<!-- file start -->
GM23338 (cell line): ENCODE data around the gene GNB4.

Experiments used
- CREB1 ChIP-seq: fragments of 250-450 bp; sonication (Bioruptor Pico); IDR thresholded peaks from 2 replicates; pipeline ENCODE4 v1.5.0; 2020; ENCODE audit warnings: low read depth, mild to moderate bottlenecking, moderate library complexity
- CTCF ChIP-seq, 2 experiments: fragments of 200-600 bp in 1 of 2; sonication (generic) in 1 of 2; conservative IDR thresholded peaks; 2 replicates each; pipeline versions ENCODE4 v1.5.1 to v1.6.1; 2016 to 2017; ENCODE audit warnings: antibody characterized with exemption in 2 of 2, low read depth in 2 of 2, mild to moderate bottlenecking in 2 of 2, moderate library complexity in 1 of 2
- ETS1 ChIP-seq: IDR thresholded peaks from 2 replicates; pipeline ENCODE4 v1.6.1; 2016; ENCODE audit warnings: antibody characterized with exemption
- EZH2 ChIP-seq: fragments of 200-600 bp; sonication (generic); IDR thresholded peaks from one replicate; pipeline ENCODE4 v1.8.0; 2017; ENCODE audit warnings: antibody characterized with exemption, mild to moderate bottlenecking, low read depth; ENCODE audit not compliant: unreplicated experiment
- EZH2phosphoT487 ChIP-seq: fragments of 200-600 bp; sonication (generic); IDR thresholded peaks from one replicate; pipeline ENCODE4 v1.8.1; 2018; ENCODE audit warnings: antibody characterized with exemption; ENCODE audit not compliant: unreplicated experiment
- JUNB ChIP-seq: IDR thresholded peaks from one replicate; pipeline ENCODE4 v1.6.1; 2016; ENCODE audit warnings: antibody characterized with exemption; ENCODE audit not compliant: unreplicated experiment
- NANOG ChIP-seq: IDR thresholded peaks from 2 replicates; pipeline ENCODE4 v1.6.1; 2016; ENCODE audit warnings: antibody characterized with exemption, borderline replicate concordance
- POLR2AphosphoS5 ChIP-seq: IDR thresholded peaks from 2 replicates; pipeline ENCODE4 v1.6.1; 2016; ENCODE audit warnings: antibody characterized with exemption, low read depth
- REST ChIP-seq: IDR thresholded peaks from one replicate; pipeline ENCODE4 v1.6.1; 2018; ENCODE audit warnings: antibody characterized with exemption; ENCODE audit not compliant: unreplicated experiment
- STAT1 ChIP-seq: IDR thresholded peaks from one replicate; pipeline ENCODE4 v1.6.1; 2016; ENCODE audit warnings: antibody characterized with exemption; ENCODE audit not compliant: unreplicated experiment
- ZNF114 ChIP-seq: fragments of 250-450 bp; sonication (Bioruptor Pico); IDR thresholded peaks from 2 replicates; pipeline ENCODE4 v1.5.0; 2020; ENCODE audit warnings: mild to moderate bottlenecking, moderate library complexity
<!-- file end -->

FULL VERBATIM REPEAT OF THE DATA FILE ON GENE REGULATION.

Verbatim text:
GM23338 (cell line): ENCODE data around the gene GNB4.

Experiments used
- CREB1 ChIP-seq: fragments of 250-450 bp; sonication (Bioruptor Pico); IDR thresholded peaks from 2 replicates; pipeline ENCODE4 v1.5.0; 2020; ENCODE audit warnings: low read depth, mild to moderate bottlenecking, moderate library complexity
- CTCF ChIP-seq, 2 experiments: fragments of 200-600 bp in 1 of 2; sonication (generic) in 1 of 2; conservative IDR thresholded peaks; 2 replicates each; pipeline versions ENCODE4 v1.5.1 to v1.6.1; 2016 to 2017; ENCODE audit warnings: antibody characterized with exemption in 2 of 2, low read depth in 2 of 2, mild to moderate bottlenecking in 2 of 2, moderate library complexity in 1 of 2
- ETS1 ChIP-seq: IDR thresholded peaks from 2 replicates; pipeline ENCODE4 v1.6.1; 2016; ENCODE audit warnings: antibody characterized with exemption
- EZH2 ChIP-seq: fragments of 200-600 bp; sonication (generic); IDR thresholded peaks from one replicate; pipeline ENCODE4 v1.8.0; 2017; ENCODE audit warnings: antibody characterized with exemption, mild to moderate bottlenecking, low read depth; ENCODE audit not compliant: unreplicated experiment
- EZH2phosphoT487 ChIP-seq: fragments of 200-600 bp; sonication (generic); IDR thresholded peaks from one replicate; pipeline ENCODE4 v1.8.1; 2018; ENCODE audit warnings: antibody characterized with exemption; ENCODE audit not compliant: unreplicated experiment
- JUNB ChIP-seq: IDR thresholded peaks from one replicate; pipeline ENCODE4 v1.6.1; 2016; ENCODE audit warnings: antibody characterized with exemption; ENCODE audit not compliant: unreplicated experiment
- NANOG ChIP-seq: IDR thresholded peaks from 2 replicates; pipeline ENCODE4 v1.6.1; 2016; ENCODE audit warnings: antibody characterized with exemption, borderline replicate concordance
- POLR2AphosphoS5 ChIP-seq: IDR thresholded peaks from 2 replicates; pipeline ENCODE4 v1.6.1; 2016; ENCODE audit warnings: antibody characterized with exemption, low read depth
- REST ChIP-seq: IDR thresholded peaks from one replicate; pipeline ENCODE4 v1.6.1; 2018; ENCODE audit warnings: antibody characterized with exemption; ENCODE audit not compliant: unreplicated experiment
- STAT1 ChIP-seq: IDR thresholded peaks from one replicate; pipeline ENCODE4 v1.6.1; 2016; ENCODE audit warnings: antibody characterized with exemption; ENCODE audit not compliant: unreplicated experiment
- ZNF114 ChIP-seq: fragments of 250-450 bp; sonication (Bioruptor Pico); IDR thresholded peaks from 2 replicates; pipeline ENCODE4 v1.5.0; 2020; ENCODE audit warnings: mild to moderate bottlenecking, moderate library complexity